Aron Belinky, Vitae Civilis Institute, presented on opportunities and risks for protecting human rights in the transition towards green and inclusive economies. He presented a publication on shaping a new economy, which addresses the governance, finance and jobs components in the transition. He noted that a broad consensus emerged from the publication, calling for preventing another financial “meltdown” and treating social, economic and environmental issues in an integrated manner. Noting that reforming the UN Economic and Social Council (ECOSOC) was insufficient, he said there is a consensus to establish a stronger environmental body within the UN system that includes civil society as a key player. On financial instruments, he said the shifting of money flows to sustainable development activities should be accompanied with clear and strict regulations.

Anabella Rosemberg, ITUC, highlighted the need for collaboration between union groups to build a prosperous society. She underscored the importance of ensuring equity between and within countries, genders and generations. She urged for a just transition to a sustainable economy with a planned, democratic and long-term vision, which has the foresight to prevent negative impacts on future generations.

Comparing the challenges of sustainable development to a “human patient with multiple health problems,” Sheng Fulai, UN Environment Programme (UNEP), said there have been “multiple treatments and policy prescriptions” emerging since the UNCED to treat such a “patient.” He said the green economy initiative has taken into account many such policy prescriptions in the past 20 years, however financial flows towards sustainable development activities remain a key challenge. He noted that inappropriate financial flows are at the heart of many of the ills, and policies should reflect the real cost of human activities on the environment. In conclusion, he noted that money is not everything, but that financial flows need to be revolutionized to begin the cure of this sustainable development “patient.”

Paul Quintos, IBON International, highlighted the importance of redistribution policies such as progressive and financial transaction taxation. He added that financial reforms should address equity between generations and countries and said that technology transfer should be mandatory. He noted that the financial crisis should not be used as an excuse in Rio+20 to continue relying on private and voluntary sources of funding to assist developing countries, rather than official development assistance. He deplored that the Rio+20 negotiations omitted references to mandatory reporting on human rights for companies operating abroad.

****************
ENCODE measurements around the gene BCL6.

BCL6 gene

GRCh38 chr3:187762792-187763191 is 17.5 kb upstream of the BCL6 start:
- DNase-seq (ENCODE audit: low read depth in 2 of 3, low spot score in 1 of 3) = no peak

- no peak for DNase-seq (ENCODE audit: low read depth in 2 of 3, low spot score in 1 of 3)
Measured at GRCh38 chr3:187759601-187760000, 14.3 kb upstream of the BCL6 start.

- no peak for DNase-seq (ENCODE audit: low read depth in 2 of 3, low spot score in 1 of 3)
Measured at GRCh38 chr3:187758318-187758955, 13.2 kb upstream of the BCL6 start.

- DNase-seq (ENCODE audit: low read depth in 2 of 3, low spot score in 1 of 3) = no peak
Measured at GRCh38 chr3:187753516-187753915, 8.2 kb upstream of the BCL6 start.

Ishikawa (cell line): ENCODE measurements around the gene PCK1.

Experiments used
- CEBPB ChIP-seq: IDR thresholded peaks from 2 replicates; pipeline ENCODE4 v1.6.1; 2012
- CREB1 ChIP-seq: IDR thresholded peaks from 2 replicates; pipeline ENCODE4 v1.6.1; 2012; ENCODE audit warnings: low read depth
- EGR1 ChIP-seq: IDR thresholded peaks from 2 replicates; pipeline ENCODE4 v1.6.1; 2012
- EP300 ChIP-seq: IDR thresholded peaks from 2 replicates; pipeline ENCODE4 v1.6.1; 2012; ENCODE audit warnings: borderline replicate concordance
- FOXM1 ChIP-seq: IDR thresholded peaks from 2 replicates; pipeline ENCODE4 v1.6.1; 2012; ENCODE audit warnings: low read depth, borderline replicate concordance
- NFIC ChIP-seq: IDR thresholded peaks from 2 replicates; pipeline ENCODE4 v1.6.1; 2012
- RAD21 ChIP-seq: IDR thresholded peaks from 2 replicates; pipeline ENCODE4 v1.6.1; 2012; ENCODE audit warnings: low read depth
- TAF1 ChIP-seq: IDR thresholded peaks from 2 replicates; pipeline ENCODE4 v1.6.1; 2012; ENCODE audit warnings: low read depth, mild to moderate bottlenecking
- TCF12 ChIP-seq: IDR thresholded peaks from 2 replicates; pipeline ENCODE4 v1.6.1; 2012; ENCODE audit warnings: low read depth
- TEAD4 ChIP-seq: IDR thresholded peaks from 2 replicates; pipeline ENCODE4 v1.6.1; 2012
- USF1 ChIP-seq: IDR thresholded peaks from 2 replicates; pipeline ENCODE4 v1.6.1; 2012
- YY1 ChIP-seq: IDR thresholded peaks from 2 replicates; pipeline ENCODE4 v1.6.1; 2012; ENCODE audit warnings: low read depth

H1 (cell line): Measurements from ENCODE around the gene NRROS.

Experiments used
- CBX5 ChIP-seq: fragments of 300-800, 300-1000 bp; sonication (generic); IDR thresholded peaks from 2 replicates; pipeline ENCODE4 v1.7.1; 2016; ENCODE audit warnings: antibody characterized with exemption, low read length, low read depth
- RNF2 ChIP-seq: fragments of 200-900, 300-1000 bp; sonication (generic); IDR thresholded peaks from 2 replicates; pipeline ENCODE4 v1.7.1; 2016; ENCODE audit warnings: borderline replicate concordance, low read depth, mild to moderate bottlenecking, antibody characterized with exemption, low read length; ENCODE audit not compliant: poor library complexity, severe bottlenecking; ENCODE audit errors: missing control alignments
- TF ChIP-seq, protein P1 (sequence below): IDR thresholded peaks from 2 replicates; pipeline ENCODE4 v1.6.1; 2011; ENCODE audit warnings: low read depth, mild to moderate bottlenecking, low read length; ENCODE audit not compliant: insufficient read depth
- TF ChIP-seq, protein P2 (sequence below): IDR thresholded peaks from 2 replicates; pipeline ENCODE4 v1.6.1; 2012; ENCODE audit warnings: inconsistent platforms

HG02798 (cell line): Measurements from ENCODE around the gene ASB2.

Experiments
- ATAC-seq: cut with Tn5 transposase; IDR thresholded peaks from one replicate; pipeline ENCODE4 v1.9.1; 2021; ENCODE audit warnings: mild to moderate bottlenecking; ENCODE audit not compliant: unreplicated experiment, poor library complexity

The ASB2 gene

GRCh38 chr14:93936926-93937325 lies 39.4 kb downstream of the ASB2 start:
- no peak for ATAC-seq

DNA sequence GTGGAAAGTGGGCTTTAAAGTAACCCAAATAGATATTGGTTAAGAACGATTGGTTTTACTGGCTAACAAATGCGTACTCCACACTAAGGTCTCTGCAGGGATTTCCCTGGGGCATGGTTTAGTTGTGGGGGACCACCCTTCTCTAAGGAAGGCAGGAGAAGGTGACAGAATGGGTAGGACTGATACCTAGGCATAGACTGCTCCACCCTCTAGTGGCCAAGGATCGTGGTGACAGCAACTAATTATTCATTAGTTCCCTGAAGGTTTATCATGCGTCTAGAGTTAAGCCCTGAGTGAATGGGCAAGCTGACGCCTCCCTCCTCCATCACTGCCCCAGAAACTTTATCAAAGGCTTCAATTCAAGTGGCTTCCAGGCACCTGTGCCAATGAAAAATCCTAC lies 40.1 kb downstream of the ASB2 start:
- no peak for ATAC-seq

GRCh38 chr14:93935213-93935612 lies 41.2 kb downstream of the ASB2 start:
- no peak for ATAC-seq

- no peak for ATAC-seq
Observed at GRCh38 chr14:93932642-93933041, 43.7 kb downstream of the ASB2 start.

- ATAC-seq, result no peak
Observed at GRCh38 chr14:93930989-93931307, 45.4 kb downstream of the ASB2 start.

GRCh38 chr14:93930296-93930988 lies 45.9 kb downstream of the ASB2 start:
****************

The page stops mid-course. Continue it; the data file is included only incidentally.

In the ensuing discussion, a participant commented on the need for a new economy to be based on a new human conscience grounded in “heart” rather than on money. He insisted that the new environmental governance structure presently being negotiated must go beyond governments to include civil society groups and underscored the importance of a peaceful transition to a green economy.
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L-R: Anabella Rosemberg, ITUC; Aron Belinky, Vitae Civilis Institute; Sheng Fulai, UNEP; and Paul Quintos, IBON International
Aron Belinky, Vitae Civilis Institute
Aron Belinky’s presentation
Anabella Rosemberg, ITUC
Sheng Fulai, UNEP
Paul Quintos, IBON International
Participants during the side event.
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More Information:
http://www.dialogosnacionais.org.br/
Contact:
Aron Belinky <aron@vitaecivilis.org.br>
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The Future of the Amazon: A low-carbon production model
Organized by the Amazon Environmental Research Institute (IPAM)
This side event focused on recent scientific research in climate change and reducing emissions from deforestation and forest degradation (REDD), measured and assessed through exchanging information and including the perspectives of traditional knowledge in the Amazon region.

Paulo Moutinho, IPAM, chairing the event, emphasized the need to develop a new model for rural development with low emissions, social justice, and equitable income distribution. He called for a participatory approach that recognized the new dynamics in settlements within the Amazon rainforest.

Celso Lacerda, President, Brazil’s National Institute for Colonization and Agrarian Reform (INCRA), spoke of the forest governance challenges in Brazil, citing barriers including: size; quality of governance; land tenure; lack of adequate infrastructure; and the need to improve social conditions. He described land reform programmes in the Amazon under various governance regimes over the past two decades, which have complicated policy formulation and interpretation by local communities.